Saying not doing

That’s my problem.

I’ve been saying to myself, saying to others I want to build things.

But I haven’t.

It’s called signalling. Talking about something instead of doing it.

It started with wanting build a YouTube channel.

Then I did it. And it felt good.

I wanted to write. So I did. Everyday. And it makes me happy.

Now I want to build apps. Build products which add value to the world.

Don’t make the same mistakes I did.

If you know what you want to do. Remember.

The fastest way to get where you want to go is to go straight there.

My latest YouTube video talks about two things I’m doing wrong in my business. One of them is signalling. The other is jumping from project to project rather than building something scalable (a product built on code or media).

A smile can make everything

I walked into the cafe. Ordered.

Walked outside. Saw her. She smiled. Spoke.

Good morning.

Morning, how are you?

Good, thank you.

I smiled and kept walking. Sat down. Looked at the sun, soaked it in.

My coffee arrived and I sat there thinking. Thinking about the smile.

Everything in that moment was perfect.

You never know how much a small action can affect someone. One smile gave me energy for the whole day.

Now it's my turn to give it back.

The Change You’re Trying to Make

It’s worth reminding yourself what you’re trying to do. What the change is you’re trying to make.

Short-term emergencies arise every day. It can be hard to remember your long-term mission.

Soon enough, the short-term emergencies become the thing you do.

Is this why you started?

To be the person who waits for an issue to arise and then taking care of it?

The short-term metrics are the ones which are easy to measure. Views, likes, sales. These are good. But it’s worth remembering if you can pay money to boost a metric, it’s probably not the change you’re trying to make.

Instead of waiting for mistakes to fix, get out there and make some. That’s how change happens.

Who’s stopping you from playing the game?

If you want to play the game, play the game.

Don’t let the gatekeepers hold you back. The experts. The ones who are supposed to know what you’re capable of. Most of them are you holding yourself back.

Listening to all the things you’re not supposed to do.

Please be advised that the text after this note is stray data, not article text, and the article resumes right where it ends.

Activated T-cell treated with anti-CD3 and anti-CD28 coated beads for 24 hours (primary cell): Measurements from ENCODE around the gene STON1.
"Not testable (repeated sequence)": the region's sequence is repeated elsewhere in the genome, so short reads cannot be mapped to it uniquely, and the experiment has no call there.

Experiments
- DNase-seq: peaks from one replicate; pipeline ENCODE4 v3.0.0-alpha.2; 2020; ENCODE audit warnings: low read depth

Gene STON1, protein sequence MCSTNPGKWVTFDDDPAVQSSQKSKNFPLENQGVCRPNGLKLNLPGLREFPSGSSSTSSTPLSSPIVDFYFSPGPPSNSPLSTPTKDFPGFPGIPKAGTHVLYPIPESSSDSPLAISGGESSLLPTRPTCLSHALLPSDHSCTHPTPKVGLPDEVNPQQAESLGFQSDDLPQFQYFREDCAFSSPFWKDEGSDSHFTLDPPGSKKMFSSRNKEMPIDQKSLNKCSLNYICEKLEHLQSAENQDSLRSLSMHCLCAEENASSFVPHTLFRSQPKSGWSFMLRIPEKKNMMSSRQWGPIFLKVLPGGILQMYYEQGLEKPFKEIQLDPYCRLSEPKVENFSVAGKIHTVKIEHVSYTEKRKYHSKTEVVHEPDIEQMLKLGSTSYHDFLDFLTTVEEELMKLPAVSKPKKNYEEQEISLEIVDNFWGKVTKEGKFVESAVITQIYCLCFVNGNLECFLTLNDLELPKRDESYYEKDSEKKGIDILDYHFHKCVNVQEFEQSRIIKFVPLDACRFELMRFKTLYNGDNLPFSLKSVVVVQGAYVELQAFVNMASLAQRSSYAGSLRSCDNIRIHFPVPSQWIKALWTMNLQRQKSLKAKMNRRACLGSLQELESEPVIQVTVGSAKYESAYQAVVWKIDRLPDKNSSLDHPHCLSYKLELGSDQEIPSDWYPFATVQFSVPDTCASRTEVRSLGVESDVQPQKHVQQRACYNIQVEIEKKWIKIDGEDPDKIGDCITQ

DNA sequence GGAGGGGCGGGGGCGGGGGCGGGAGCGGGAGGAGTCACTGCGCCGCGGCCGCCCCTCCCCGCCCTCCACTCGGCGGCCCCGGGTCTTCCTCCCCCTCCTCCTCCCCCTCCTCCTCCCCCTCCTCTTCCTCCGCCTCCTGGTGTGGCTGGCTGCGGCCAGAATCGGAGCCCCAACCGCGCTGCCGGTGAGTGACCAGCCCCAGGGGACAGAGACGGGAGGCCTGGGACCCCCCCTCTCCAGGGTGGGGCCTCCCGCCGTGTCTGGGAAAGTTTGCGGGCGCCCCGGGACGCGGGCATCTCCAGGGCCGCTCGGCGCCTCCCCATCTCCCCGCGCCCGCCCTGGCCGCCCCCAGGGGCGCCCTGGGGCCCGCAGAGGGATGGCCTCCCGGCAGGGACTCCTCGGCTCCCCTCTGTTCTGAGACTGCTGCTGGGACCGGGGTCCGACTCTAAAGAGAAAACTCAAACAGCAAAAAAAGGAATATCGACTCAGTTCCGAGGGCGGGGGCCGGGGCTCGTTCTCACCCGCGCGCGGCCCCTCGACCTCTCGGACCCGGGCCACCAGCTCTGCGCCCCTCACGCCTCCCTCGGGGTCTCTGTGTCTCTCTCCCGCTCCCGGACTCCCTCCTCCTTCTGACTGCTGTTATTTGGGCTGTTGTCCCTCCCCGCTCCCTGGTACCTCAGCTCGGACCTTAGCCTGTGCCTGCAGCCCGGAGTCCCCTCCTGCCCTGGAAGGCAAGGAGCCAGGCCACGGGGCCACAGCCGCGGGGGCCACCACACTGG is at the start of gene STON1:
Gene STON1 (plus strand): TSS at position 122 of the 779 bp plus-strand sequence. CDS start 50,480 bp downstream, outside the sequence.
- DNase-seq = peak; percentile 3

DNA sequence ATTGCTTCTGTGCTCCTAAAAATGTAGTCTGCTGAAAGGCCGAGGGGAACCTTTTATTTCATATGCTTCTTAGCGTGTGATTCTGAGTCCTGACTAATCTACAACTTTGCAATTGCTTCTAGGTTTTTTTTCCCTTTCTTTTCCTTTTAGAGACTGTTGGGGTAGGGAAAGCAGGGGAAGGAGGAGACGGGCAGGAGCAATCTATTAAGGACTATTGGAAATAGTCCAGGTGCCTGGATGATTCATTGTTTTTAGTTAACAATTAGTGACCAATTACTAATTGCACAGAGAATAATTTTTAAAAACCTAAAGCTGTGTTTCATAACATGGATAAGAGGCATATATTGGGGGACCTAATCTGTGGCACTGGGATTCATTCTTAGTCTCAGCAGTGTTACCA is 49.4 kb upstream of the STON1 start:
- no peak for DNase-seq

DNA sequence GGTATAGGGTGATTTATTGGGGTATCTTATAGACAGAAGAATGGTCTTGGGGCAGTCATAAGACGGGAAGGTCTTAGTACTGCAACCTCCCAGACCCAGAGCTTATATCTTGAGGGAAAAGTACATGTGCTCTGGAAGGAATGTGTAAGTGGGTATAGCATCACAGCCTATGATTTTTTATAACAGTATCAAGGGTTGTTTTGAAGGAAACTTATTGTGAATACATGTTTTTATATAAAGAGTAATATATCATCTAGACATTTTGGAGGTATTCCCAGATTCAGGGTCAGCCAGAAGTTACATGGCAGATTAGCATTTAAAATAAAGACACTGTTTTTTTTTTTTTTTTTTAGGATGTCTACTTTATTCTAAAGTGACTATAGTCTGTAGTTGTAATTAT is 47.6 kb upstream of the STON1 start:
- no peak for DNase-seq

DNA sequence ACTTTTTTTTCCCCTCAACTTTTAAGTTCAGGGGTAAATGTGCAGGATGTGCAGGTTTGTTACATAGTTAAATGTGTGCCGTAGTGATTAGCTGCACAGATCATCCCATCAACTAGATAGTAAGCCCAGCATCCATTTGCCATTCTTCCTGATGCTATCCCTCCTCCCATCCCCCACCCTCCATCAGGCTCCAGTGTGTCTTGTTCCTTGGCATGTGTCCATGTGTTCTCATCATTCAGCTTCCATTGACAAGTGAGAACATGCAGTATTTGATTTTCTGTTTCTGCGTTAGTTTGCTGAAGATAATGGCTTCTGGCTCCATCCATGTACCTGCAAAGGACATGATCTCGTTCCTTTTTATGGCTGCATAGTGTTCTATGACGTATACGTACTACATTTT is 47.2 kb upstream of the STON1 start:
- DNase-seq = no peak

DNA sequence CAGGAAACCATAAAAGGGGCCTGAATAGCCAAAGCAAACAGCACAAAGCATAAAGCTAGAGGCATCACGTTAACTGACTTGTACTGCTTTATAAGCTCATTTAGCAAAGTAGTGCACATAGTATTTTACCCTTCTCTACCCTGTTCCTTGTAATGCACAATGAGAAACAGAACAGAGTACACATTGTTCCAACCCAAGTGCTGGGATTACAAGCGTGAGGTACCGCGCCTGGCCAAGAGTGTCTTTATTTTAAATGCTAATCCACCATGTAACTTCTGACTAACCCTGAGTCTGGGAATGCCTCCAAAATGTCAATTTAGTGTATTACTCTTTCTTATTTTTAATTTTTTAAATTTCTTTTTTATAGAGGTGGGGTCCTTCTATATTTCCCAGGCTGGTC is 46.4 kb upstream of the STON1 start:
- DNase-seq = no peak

You can’t try going into a new field if you’re already in another.

You can’t learn machine learning unless you have a graduate degree in mathematics.

You can’t become a writer unless you’ve taking a writing class.

You can’t be healthy ignoring the food pyramid.

Ignore them. Experts are a scam. Their status depends on you thinking their on another tier to you. Don’t play status games.

Play the game of following your own curiosity. The one you know you want to play.

Having guts always works out

Every time I decide to ask the girl out.

Every time I decide to back myself making a decision.

Every time I choose to stand up for what I believe in.

Every time I make an effort to follow something I’m curious in despite others saying otherwise.

Even if it doesn’t work out. Even if the girl says no. Even if what I believe in turns out to be wrong later.

I learn. I took the chance. I tried. I did it.

Having guts always works out for me.

Good competition

There’s a cafe at the mall which has people lining up all the time.

Archer Speciality Coffee. They’ve got a big blue machine and the young staff are all polite and experts at their craft. Making coffee.

That’s why people keep coming back.

Until recently, they were the only coffee shop in their section of the mall. Another opened up two weeks ago.

We were there on Sunday and went to Archer. It was early so they weren’t open. The other shop was open. Had the signs out and everything.

Archer had a line up even though the doors were closed. People were waiting for them to open. Including us.

The other coffee shop had no one there. All empty seats.

That part of the mall is packed with other restaurants. They each have their own style.

The restaurants compete with each other but also help each other by letting people know they’re in the food section of the mall.

Opening a coffee shop next to Archer was a brave move. I hope they do well. But I have a feeling they’ll need to change something.


Because Archer owns the coffee market. Even when the new store was open and ready to serve, people still lined up.

A coffee shop being in the food court makes sense, but too many doesn’t. Especially when you’re going up against Archer.

Good competition drives more business to everyone else. Like having all the restaurants in one section of the mall.

Bad competition means going into a battle where only one can win.

Iterate and deliver

That’s all you have to remember.

When you first begin and when you keep going.

If you can pull those two off, you’ll be in a good place.

Whether it be making videos, writing articles, building projects, providing a service, pay attention to these two words.

That’s what I’m reminding myself.

My ability to stay in business depends on it.

Yours does too.

My latest video documents my second week running an online business. I also talk about lifetime value. One of the most important yet underestimated business metrics.

The Phenix

The sign out front said Phenix. It meant to say Phoenix but the O was out.

Harry walked up.

The security guard spoke.

Got ID?

Harry pulled out his wallet. Gave the guard his ID.

What’s this?

It’s an Australian licence.

Harry was from out of town. The guard looked at the ID.

Where’s your birthday?

Harry leaned over, pointed at the ID.

The guard looked up.

Don’t worry about it. You over 21?


The guard reached out. Pass me your hand.

Harry stuck his hand out. Got the stamp. A red bird.